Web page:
“Those who have no record of what their forebears have accomplished lose the inspiration which comes from the teaching of biography and history.”
― Carter G. Woodson
Historian Carter G. Woodson’s words seem prophetic when, today, a vocal minority seeks to bury the truth of our history and squash the inspiration needed to persevere in such dire times.
Woodson, the so-called “Father of Black History,” created the precursor to Black History Month when he launched the celebration of Negro History Week in 1926. In the 1960s, Black History Month was recognized by cities, towns, universities, and schools around the country, and every president since 1976 has honored the celebration. For so many, February is about recognizing the accomplishments and contributions of Black Americans while planning for a future where equality and civil rights are inherent parts of our everyday lives. We are still working towards that future.
The ACLU of Massachusetts’ Racial Justice Program is continuing its work to dismantle systems of inequality in our schools, our health care, our democracy — and fighting those who seek to violate the civil liberties of the marginalized.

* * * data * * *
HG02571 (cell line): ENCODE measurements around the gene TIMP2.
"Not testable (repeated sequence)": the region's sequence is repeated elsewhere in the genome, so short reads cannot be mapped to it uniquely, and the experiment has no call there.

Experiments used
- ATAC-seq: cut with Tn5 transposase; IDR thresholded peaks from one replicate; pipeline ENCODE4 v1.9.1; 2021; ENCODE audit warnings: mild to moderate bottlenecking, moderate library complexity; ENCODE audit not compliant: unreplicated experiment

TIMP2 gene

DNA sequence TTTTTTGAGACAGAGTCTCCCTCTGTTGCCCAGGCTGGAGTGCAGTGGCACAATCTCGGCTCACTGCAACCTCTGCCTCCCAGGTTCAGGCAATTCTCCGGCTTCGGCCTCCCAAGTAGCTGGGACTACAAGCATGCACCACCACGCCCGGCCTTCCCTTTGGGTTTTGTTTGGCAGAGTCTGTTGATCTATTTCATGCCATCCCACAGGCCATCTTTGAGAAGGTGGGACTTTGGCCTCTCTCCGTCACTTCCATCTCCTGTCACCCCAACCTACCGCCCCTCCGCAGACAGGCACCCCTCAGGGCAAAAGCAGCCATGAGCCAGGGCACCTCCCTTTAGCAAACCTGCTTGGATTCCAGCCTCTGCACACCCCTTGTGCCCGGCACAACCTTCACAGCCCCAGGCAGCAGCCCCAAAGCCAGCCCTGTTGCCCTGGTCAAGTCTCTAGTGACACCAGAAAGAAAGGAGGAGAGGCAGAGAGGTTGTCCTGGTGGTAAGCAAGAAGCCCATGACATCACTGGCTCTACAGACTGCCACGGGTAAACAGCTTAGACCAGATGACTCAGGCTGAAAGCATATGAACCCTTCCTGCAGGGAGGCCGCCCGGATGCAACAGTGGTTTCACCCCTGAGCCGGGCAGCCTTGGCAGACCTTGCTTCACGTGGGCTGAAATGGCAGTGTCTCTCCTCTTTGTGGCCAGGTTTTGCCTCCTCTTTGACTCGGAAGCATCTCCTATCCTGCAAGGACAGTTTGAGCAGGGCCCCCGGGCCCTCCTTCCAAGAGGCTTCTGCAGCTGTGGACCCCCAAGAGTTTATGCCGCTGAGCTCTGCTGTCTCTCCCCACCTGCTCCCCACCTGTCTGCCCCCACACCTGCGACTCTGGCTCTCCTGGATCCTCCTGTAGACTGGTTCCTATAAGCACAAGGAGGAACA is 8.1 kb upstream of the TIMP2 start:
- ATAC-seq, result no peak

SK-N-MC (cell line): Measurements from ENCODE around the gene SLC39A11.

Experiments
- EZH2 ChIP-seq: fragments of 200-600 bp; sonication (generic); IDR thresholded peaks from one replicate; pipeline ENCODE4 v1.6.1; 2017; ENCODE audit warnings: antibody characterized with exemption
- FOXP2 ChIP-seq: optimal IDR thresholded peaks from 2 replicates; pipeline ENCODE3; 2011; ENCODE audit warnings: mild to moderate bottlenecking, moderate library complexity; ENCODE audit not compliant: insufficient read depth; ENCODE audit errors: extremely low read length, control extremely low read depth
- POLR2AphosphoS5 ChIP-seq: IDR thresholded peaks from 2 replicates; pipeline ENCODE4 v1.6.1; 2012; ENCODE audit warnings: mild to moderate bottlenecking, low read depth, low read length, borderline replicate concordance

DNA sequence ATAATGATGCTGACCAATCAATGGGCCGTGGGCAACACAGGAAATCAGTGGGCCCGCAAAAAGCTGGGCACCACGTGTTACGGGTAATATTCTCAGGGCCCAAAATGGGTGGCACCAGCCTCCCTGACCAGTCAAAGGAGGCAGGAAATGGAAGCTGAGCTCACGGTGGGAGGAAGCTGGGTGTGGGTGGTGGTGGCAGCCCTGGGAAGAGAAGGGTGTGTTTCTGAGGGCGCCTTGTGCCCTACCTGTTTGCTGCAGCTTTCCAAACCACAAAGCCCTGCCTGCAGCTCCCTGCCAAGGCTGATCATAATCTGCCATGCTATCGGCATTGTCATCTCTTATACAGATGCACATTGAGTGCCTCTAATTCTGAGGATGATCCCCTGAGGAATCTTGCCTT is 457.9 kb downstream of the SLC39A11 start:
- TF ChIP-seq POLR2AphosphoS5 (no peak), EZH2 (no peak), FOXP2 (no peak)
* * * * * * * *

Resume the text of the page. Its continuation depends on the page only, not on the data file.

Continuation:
We work against book bans in our schools that seek to silence BIPOC and LGBTQ+ voices, thus violating the rights of all students to learn. We work in coalition with our partners to eliminate health disparities in Black maternal health outcomes. We fight to end racist policing and to eliminate racial inequities in every stage of our criminal legal system. And our BIPOC to the Ballot Box initiative gives voice to the frustrations of BIPOC voters in communities with large and growing BIPOC populations but little BIPOC elected representation.
Black History Month is a time to recognize that our commitment to equity extends beyond a single month and beyond a single issue area. From voting rights to free expression to policing to reproductive justice, we fight the battle against systemic inequities every day. During this month dedicated to hearing Black voices, we hope that the stories told, the awareness gained, and the discussions ignited serve to fortify us all for the coming fights.
Let us remain committed in our dedication to upholding the rights of all people. Now more than ever, we must stand up and demand equality; we must honor and celebrate our differences. We must be resolute in our ongoing commitment to creating a Commonwealth where equity becomes the norm.
“I am ready to act, if I can find brave men to help me.”
― Carter G. Woodson